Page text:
|Sacro Cuore Immacolato di Maria|
|English name:||Sacred Immaculate Heart of Mary|
|Latin name:||Sacri Cordis Beatae Mariae Virginis ad Forum Euclidis|
|Dedication:||Blessed Virgin Mary|
|Built:||Early 20th century|
|Address:|| Piazza Euclide 5|
|Phone:||06 80 70 359|
Sacro Cuore Immacolato di Maria is a minor basilica and a parish and titular church dedicated to the Immaculate Heart of the Blessed Virgin Mary. The postal address is Via del Sacro Cuore di Maria 5 in the Pinciano district, but the main entrance is on the Piazza Euclide. The Euclide metro station is adjacent. Picture of the church at Wikimedia Commons.
This large but badly-proportioned church, with its generous floorspace but mean elevation, witnesses to the sad history of its construction.
The project to build a spectacular church in the neo-Classical style with a soaring dome, as a centrepiece for the suburb of Pinciano north of the Villa Borghese, was begun in 1923 to the design of Armando Brasini. It would have been comparable in grandeur with Gran Madre di Dio, just north-west across the river, though perhaps not quite as magnificent. Funds were promised from various Italian communities in Canada, but the trouble started when that country was badly hit by the Great Depression after 1929. The completion of the crypt allowed the parish to be erected in 1936, and the monumental entrance propylaeum together with the curvaceous outer walls and their embellishing columns were also completed.
However, the second storey elevation of the nave and transepts had to have their design simplified as funds dried up, with more red brick and less stone. Marcello Piacentini took over as architect, but progress languished during and just after the Second World War. Finally, the Diocese decided that spending money on the provision of a proper dome could not be justified, especially as modern suburbs were springing up requiring new churches. The portion of the drum that had been completed was given a flat roof with a shallow octagonal saucer dome in 1951, which was the end of hopes for building.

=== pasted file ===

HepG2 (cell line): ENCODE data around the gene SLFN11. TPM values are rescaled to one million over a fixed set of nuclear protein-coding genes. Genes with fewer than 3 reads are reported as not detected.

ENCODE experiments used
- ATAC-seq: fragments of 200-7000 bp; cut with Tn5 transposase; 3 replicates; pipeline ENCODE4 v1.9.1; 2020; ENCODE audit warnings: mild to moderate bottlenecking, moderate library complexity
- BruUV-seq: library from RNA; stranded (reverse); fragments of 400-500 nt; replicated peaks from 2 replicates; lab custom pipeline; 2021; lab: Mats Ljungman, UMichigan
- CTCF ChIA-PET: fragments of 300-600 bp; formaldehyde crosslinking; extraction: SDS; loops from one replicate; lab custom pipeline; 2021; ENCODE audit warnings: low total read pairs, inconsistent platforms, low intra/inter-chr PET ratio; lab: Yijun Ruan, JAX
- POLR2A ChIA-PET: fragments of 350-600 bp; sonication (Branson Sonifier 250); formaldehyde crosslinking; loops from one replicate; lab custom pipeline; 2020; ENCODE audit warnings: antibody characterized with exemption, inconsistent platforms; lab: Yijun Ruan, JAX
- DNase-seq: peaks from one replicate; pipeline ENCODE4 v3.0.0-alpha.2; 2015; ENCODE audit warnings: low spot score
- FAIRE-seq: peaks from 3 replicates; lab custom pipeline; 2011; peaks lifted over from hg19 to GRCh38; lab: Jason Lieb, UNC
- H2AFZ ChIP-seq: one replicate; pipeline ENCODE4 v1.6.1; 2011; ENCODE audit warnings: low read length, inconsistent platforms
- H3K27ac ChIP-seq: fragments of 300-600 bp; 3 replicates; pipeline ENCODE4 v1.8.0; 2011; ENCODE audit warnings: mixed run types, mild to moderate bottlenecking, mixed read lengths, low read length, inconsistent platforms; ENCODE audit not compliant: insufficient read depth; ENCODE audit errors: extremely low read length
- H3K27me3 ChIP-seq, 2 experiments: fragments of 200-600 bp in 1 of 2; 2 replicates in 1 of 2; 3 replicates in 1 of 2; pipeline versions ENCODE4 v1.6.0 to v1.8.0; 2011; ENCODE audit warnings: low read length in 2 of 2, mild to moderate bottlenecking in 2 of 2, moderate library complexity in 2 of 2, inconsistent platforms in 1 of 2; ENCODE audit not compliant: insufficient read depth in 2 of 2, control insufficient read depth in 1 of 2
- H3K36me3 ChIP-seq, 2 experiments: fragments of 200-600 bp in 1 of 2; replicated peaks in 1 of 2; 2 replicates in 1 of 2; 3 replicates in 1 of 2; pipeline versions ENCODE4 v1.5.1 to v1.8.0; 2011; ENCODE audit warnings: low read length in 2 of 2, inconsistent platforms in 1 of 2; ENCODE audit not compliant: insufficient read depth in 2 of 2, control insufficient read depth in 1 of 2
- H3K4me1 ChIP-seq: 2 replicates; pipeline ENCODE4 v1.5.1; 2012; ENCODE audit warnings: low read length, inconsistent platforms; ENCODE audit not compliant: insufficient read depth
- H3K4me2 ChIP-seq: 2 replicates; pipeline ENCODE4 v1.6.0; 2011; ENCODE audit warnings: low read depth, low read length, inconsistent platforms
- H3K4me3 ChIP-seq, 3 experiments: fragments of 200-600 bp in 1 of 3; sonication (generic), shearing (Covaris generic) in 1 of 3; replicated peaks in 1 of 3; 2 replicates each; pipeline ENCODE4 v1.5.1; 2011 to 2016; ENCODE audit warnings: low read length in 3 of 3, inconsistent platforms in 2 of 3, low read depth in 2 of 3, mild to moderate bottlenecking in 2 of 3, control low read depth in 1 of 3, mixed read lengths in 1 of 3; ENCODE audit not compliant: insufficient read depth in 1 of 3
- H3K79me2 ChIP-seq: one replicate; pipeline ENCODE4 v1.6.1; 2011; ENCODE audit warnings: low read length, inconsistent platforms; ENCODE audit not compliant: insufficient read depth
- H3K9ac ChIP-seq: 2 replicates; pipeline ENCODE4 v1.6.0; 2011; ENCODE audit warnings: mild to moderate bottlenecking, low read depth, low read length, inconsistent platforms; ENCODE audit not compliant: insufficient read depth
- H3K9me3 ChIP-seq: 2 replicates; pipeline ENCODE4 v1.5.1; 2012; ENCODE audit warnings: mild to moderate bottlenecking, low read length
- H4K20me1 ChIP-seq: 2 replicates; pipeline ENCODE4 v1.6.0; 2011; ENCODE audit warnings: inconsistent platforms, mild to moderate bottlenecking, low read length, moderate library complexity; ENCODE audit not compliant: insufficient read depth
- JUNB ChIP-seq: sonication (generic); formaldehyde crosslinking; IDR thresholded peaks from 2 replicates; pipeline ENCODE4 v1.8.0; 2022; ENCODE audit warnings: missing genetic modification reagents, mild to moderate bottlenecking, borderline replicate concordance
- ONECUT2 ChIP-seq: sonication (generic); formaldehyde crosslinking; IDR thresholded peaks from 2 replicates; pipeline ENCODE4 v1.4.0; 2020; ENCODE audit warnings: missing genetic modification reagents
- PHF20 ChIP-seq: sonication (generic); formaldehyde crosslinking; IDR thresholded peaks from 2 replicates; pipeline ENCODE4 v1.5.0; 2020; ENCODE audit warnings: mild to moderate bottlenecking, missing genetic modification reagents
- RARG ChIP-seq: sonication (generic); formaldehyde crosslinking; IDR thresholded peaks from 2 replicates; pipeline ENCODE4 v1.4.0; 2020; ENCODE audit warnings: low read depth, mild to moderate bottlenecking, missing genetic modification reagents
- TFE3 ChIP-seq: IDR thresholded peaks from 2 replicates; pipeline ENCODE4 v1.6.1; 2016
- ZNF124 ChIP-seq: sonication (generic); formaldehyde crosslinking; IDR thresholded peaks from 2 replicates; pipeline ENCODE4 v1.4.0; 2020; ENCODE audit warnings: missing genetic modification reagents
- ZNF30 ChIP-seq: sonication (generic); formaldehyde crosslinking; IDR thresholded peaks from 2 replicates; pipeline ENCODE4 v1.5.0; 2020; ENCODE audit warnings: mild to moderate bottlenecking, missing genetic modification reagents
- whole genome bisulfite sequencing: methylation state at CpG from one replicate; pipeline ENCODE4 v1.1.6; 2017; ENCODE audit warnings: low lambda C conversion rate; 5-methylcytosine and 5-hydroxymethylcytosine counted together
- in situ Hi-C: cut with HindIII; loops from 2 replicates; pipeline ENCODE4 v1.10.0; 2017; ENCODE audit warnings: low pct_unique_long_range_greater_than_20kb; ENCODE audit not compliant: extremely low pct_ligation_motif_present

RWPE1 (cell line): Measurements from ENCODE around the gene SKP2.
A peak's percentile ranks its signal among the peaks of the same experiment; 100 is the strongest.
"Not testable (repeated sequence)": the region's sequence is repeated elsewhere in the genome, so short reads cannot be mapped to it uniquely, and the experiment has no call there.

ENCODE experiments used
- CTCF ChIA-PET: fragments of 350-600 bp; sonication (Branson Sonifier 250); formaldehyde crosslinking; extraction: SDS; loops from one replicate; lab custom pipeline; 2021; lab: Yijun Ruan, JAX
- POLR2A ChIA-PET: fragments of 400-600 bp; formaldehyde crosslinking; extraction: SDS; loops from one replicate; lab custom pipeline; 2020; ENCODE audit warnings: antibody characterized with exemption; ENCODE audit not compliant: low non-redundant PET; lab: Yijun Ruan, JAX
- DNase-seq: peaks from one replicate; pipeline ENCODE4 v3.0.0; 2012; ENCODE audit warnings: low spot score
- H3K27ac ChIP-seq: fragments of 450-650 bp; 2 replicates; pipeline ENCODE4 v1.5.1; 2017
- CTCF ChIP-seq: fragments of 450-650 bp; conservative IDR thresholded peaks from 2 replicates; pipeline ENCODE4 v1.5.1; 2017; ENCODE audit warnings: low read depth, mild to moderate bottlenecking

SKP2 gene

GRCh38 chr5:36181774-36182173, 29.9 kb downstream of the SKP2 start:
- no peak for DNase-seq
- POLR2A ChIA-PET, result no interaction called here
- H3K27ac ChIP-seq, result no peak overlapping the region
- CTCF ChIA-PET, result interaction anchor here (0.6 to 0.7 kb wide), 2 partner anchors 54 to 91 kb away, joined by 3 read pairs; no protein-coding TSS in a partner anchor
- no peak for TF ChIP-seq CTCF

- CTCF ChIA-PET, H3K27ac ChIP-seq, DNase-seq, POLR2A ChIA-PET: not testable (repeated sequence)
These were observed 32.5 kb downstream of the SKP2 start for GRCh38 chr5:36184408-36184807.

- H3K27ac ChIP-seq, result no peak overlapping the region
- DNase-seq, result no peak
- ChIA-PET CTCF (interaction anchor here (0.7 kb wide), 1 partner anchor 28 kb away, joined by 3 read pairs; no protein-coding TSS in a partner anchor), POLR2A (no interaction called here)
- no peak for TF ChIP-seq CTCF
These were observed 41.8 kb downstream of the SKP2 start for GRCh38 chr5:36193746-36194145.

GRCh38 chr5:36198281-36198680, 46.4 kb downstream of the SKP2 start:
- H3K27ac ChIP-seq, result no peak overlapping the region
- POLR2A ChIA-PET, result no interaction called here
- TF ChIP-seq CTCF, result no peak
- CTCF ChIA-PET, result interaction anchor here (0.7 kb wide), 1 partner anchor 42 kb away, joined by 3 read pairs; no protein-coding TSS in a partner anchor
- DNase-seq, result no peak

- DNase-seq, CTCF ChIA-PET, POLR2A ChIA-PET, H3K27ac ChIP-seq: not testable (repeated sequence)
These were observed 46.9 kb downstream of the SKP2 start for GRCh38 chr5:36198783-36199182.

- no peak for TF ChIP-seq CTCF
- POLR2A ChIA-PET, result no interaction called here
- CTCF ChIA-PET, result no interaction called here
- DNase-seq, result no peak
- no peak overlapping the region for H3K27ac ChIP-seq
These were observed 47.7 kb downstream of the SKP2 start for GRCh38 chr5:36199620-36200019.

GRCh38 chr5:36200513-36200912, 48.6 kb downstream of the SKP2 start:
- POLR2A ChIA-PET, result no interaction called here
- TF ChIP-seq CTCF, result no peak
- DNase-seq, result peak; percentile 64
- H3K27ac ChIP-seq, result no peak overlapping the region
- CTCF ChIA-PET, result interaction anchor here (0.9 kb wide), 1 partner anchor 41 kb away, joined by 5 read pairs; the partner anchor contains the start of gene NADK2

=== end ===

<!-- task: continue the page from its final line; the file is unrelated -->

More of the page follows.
Financial problems delayed the formal consecration of the church until May 1959, when Blessed Pope John XXIII elevated it to the rank of a Minor Basilica. It was made a cardinalitial title by Pope Paul VI in February 1965, with Ángel Herrera Oria as the first titular. The present titular priest is Julius Riyadi Darmaatmadja S.J., appointed in 1994.
The parish has been adminstered by the Congregation of Missionary Sons of the Sacred Immaculate Heart of Mary, usually known as the Claretians after the founder St Anthony Mary Claret.
The plan of the church is quite complex. The basic unit is a Greek cross, with the dome at its centre, inserted into a circle of lower elevation. The midpoints of the façades of the ends of the cross touch the circumference of the circle. The nave arm of the cross is taken to the entrance by an extension of lower elevation (converting the cross from Greek to Latin). Between the arms of the cross, on the other side of the circumference of the circle, are four side chapels with an octagonal plan and having one tiny dome each on their flat roofs. The presbytery extends for a short distance at a lower level from the end of its cross arm, to meet a five-sided apse which is surrounded by an ambulatory. A glance at the aerial photos on the external link may help to elucidate this.